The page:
As for the fast or slow startup... solid state rectifiers have been used in tube equipment since the fifties (selenium rectifiers) with little if any apparent reduction of tube life.

But I may be all wrong about this, in spite of the fact that I have a few items with the original tubes in my collection with SS rectification.

I use SS rectification in my amps and hear no difference, mainly because I use a large filter cap after the choke, so PS impedance is consistently low, even when I do use tube rectifiers. Also, I have been using it for at least three years with no degradation of sound quality, with hundreds of hours of use, powering on and off every day.

Now, if you do use a tube rectifier, I recommend the 5U4 for its low internal resistance and voltage drop. This way you get the most power from the supply. Other tubes tend to have a more radical voltage drop change for the load draw (AKA poor regulation). This is what makes the amp sound "different". But that is not a good thing. Not for accuracy and trueness of fidelity, IMHO. It merely puts the characteristics of the devices in different modes.

But that is only my opinion... based on fact.

Gabe
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Old 5th November 2002, 03:51 PM   #7
Joel is offline Joel  United States
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Default don't believe the hype

The whole idea that different rectifier tubes have different "sounds" comes from the (technically illiterate) guitar player community. They plug a 5AR4 into an amp designed for a 5Y3, and then claim the rectifier sounds different. No, it's the amp that sounds different, because you've just increased the B+ by 25 to 30 volts. "Thicker", "warmer", "louder", are the adjectives that follow - and are exactly what I would expect.

I use tube rectifiers as heatsinks and voltage droppers when I have spare power transformers with too much voltage. They also look cool. But there is no "tube rectified" sound, trust me.

Regarding "soft start" and all that - there are hundreds of examples of 30+ year old hi-fi's out there, with their original tubes intact. And I've never seen a single tube stereo with a "standby" switch. That's odd, isn't it? If cathode stripping were such a problem, wouldn't they incorporate that design?

Joel
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Old 5th November 2002, 05:58 PM   #8
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Default CATHODE STRIPTEASE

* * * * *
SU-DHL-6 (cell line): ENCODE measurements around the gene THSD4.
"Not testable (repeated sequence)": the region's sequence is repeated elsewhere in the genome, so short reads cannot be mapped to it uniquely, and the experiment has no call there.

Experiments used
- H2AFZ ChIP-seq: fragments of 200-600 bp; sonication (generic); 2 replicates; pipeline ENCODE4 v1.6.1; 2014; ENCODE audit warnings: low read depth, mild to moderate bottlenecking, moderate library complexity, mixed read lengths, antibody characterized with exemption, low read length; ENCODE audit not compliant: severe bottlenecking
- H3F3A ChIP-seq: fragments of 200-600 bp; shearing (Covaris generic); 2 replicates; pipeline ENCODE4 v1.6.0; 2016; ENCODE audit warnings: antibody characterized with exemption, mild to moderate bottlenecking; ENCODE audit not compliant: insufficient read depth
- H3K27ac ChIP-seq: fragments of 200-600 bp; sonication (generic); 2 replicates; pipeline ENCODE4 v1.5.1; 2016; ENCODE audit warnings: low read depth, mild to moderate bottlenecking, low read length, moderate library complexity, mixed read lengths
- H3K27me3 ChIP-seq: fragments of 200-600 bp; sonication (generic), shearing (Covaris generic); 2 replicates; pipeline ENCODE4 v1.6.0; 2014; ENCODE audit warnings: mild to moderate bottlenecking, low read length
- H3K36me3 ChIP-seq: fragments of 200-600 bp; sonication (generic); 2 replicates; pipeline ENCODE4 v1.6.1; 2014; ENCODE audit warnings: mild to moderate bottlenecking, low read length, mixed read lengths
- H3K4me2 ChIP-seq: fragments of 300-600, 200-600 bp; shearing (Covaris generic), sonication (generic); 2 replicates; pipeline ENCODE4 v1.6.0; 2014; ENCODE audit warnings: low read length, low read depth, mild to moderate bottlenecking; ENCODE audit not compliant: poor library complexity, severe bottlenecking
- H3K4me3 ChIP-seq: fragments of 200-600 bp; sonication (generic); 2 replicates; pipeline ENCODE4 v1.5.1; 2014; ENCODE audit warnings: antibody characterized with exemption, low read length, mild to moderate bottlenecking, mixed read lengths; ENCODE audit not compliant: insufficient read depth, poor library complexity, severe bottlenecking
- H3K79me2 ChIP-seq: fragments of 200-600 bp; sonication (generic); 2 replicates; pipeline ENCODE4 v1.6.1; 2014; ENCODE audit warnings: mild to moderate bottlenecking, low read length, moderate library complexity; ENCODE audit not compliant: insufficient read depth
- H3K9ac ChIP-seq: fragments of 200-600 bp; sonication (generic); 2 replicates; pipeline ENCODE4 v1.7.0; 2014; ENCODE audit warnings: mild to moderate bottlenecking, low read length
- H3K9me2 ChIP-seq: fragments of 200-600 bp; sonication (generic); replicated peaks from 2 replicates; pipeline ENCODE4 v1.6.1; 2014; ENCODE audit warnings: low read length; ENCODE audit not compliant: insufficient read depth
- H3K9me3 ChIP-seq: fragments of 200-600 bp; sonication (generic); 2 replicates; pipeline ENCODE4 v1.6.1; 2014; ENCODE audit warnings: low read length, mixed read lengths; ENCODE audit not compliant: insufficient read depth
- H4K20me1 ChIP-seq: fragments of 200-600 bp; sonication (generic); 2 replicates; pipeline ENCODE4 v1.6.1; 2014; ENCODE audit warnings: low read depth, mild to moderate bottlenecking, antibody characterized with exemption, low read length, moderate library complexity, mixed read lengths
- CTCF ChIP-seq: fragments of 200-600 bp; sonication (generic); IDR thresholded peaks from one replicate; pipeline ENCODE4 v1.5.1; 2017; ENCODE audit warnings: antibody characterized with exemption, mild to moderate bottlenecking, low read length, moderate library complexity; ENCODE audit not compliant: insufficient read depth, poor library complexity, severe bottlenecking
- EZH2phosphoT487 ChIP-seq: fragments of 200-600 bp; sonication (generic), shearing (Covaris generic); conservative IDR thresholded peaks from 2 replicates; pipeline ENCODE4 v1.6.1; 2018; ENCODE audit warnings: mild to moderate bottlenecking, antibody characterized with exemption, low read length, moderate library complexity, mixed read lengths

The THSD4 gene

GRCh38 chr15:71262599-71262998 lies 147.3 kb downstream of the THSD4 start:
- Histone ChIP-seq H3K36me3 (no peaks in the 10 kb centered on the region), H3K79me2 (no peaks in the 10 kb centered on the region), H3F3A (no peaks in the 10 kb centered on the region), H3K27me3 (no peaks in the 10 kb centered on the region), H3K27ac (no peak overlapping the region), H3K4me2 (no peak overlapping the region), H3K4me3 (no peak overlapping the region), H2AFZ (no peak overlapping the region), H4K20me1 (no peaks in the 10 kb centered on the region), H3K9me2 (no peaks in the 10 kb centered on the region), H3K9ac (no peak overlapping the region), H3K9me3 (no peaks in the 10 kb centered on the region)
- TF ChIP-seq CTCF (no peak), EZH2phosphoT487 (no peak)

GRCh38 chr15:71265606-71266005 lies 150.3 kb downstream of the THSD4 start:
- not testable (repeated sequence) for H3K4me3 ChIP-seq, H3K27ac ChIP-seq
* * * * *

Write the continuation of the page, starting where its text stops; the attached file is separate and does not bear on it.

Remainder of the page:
Hello guys,

Quote:
Regarding "soft start" and all that - there are hundreds of examples of 30+ year old hi-fi's out there, with their original tubes intact. And I've never seen a single tube stereo with a "standby" switch. That's odd, isn't it? If cathode stripping were such a problem, wouldn't they incorporate that design?
Stanby switches are there to kill the tubes so the industry can sell some more tubes.


Only to be installed on the gear of those customers you REALLY hate and know to be loaded.
OTH I love tubes too much to do that to them.

You could also poison them with some selenium rectifiers (if you can still find any)

Cheers,
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Old 5th November 2002, 07:22 PM   #9
SHiFTY is offline SHiFTY  New Zealand
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A lot of guitar amps have standby switches, probably more of a convenience thing though. I know when I have played a stadium gig, I dont want to blast everyone with feedback when I drop the guitar...

Why would standby switches kill tubes anyway? I realise they slam the B+ onto them, but tubes are pretty tough I think!
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Old 5th November 2002, 08:03 PM   #10
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STANDBY SWITCHES


While it's true tubes can withstand the surge of a nuclear blast... how many blasts would you want to live through to find out how durable the tubes are?

I think the point is that all electronic components suffer when slammed too often with full B+.

On the other hand... I have SS equipment over 25 years old...

Now we're getting a little off topic.

The coke bottle Sovtek 5U4 sure does look sweet in among my tubes.

Gabe